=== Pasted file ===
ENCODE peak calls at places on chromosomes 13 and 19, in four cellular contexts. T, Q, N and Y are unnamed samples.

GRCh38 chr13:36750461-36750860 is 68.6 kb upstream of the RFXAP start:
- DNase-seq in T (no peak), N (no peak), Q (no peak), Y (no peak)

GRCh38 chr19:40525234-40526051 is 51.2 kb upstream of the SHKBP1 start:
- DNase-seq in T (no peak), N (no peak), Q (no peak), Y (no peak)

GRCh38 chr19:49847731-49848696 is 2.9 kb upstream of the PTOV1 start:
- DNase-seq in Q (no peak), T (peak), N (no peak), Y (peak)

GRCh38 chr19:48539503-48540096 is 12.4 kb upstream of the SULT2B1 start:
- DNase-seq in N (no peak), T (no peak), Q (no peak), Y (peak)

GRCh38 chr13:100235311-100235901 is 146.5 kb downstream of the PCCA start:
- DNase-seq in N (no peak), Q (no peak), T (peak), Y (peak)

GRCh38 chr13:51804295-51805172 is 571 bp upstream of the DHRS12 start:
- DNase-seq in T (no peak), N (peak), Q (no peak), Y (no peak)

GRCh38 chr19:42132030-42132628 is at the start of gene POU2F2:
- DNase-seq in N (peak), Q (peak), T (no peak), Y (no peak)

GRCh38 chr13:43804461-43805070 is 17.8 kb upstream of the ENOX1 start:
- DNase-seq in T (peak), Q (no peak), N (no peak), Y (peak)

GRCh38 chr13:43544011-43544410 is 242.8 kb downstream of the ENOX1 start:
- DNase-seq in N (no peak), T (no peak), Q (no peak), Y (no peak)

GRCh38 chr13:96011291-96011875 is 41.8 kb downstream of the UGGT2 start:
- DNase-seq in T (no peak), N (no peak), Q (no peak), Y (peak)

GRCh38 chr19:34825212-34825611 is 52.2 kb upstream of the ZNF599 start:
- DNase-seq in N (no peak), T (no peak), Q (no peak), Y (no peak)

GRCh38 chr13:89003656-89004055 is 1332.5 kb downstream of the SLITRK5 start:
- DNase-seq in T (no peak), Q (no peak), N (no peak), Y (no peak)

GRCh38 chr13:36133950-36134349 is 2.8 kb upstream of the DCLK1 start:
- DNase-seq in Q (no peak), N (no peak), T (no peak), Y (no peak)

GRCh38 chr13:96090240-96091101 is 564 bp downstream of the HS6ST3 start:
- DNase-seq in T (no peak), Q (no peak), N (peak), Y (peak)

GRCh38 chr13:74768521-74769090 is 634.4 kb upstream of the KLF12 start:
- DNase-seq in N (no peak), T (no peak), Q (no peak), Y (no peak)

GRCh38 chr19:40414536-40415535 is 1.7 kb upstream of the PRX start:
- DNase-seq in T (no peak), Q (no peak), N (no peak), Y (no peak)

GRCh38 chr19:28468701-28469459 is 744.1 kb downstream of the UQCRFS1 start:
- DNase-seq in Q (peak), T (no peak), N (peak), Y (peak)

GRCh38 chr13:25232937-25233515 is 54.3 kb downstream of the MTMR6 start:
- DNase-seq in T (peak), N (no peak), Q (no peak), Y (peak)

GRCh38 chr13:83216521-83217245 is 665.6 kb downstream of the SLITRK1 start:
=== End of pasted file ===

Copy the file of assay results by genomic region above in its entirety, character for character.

ENCODE peak calls at places on chromosomes 13 and 19, in four cellular contexts. T, Q, N and Y are unnamed samples.

GRCh38 chr13:36750461-36750860 is 68.6 kb upstream of the RFXAP start:
- DNase-seq in T (no peak), N (no peak), Q (no peak), Y (no peak)

GRCh38 chr19:40525234-40526051 is 51.2 kb upstream of the SHKBP1 start:
- DNase-seq in T (no peak), N (no peak), Q (no peak), Y (no peak)

GRCh38 chr19:49847731-49848696 is 2.9 kb upstream of the PTOV1 start:
- DNase-seq in Q (no peak), T (peak), N (no peak), Y (peak)

GRCh38 chr19:48539503-48540096 is 12.4 kb upstream of the SULT2B1 start:
- DNase-seq in N (no peak), T (no peak), Q (no peak), Y (peak)

GRCh38 chr13:100235311-100235901 is 146.5 kb downstream of the PCCA start:
- DNase-seq in N (no peak), Q (no peak), T (peak), Y (peak)

GRCh38 chr13:51804295-51805172 is 571 bp upstream of the DHRS12 start:
- DNase-seq in T (no peak), N (peak), Q (no peak), Y (no peak)

GRCh38 chr19:42132030-42132628 is at the start of gene POU2F2:
- DNase-seq in N (peak), Q (peak), T (no peak), Y (no peak)

GRCh38 chr13:43804461-43805070 is 17.8 kb upstream of the ENOX1 start:
- DNase-seq in T (peak), Q (no peak), N (no peak), Y (peak)

GRCh38 chr13:43544011-43544410 is 242.8 kb downstream of the ENOX1 start:
- DNase-seq in N (no peak), T (no peak), Q (no peak), Y (no peak)

GRCh38 chr13:96011291-96011875 is 41.8 kb downstream of the UGGT2 start:
- DNase-seq in T (no peak), N (no peak), Q (no peak), Y (peak)

GRCh38 chr19:34825212-34825611 is 52.2 kb upstream of the ZNF599 start:
- DNase-seq in N (no peak), T (no peak), Q (no peak), Y (no peak)

GRCh38 chr13:89003656-89004055 is 1332.5 kb downstream of the SLITRK5 start:
- DNase-seq in T (no peak), Q (no peak), N (no peak), Y (no peak)

GRCh38 chr13:36133950-36134349 is 2.8 kb upstream of the DCLK1 start:
- DNase-seq in Q (no peak), N (no peak), T (no peak), Y (no peak)

GRCh38 chr13:96090240-96091101 is 564 bp downstream of the HS6ST3 start:
- DNase-seq in T (no peak), Q (no peak), N (peak), Y (peak)

GRCh38 chr13:74768521-74769090 is 634.4 kb upstream of the KLF12 start:
- DNase-seq in N (no peak), T (no peak), Q (no peak), Y (no peak)

GRCh38 chr19:40414536-40415535 is 1.7 kb upstream of the PRX start:
- DNase-seq in T (no peak), Q (no peak), N (no peak), Y (no peak)

GRCh38 chr19:28468701-28469459 is 744.1 kb downstream of the UQCRFS1 start:
- DNase-seq in Q (peak), T (no peak), N (peak), Y (peak)

GRCh38 chr13:25232937-25233515 is 54.3 kb downstream of the MTMR6 start:
- DNase-seq in T (peak), N (no peak), Q (no peak), Y (peak)

GRCh38 chr13:83216521-83217245 is 665.6 kb downstream of the SLITRK1 start: